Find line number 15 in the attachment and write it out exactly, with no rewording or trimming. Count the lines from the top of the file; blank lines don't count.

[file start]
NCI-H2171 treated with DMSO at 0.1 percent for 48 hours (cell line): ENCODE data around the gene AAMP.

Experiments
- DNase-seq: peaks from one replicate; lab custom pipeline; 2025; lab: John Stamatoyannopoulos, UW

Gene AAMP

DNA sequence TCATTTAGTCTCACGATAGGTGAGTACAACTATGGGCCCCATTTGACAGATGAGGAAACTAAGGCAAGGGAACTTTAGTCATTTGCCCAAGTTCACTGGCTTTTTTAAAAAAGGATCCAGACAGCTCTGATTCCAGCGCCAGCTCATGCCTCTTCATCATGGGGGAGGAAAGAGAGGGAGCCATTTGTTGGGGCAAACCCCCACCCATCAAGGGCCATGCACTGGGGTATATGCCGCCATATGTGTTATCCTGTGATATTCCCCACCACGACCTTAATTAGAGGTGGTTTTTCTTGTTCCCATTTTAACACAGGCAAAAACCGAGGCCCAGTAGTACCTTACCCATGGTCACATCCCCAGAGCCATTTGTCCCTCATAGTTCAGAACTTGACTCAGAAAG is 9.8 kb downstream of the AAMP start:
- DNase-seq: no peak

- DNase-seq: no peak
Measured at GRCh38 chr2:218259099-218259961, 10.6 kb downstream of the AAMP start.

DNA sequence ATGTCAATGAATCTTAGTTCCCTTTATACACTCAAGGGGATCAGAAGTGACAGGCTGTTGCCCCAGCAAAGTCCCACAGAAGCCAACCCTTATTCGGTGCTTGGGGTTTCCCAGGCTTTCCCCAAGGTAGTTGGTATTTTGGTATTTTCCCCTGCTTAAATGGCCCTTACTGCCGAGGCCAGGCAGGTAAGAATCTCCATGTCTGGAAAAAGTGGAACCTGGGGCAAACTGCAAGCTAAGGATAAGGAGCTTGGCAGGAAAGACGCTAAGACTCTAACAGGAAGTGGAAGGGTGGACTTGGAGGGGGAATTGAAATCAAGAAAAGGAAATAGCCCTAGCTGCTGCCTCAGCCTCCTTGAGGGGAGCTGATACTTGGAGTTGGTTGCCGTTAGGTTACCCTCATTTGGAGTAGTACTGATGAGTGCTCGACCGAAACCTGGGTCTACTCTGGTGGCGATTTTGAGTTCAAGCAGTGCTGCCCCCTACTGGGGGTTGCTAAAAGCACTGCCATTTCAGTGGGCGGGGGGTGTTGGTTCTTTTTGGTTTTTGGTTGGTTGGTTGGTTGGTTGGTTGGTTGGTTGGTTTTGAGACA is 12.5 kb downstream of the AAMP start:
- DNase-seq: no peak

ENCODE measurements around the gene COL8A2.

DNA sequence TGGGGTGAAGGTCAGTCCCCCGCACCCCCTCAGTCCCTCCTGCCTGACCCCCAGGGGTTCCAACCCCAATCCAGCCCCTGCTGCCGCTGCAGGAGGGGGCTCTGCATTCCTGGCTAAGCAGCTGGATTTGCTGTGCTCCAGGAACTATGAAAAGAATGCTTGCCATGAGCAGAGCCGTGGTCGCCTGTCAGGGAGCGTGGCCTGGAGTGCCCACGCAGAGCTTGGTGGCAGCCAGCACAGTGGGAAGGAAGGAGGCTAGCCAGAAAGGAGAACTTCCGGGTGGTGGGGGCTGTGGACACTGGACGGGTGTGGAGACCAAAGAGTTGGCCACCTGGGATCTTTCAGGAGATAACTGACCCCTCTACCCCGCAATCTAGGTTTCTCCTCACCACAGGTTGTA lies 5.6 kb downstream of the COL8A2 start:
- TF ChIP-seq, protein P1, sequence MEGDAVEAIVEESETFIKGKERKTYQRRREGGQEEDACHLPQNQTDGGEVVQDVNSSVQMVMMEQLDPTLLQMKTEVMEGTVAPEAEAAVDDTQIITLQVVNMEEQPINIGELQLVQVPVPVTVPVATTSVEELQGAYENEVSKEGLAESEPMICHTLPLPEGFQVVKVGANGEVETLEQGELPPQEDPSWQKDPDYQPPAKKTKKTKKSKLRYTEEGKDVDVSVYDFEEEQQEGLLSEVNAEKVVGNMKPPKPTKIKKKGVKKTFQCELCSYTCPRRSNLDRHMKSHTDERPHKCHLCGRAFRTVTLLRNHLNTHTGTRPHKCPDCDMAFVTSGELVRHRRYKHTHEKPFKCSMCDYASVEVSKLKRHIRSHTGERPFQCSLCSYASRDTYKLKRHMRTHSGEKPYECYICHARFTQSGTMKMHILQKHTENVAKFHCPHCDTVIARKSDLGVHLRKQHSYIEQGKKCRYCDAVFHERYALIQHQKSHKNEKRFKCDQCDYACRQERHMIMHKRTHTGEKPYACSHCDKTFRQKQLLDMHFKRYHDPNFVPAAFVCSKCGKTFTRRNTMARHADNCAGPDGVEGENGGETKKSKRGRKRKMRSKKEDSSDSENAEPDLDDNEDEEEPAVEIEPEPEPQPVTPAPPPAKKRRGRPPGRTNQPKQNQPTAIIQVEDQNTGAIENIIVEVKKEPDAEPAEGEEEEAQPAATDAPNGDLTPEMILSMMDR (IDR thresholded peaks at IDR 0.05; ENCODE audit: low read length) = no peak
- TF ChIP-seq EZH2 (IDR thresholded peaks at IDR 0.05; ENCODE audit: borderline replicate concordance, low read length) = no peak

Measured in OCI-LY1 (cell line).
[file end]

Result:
Measured in OCI-LY1 (cell line).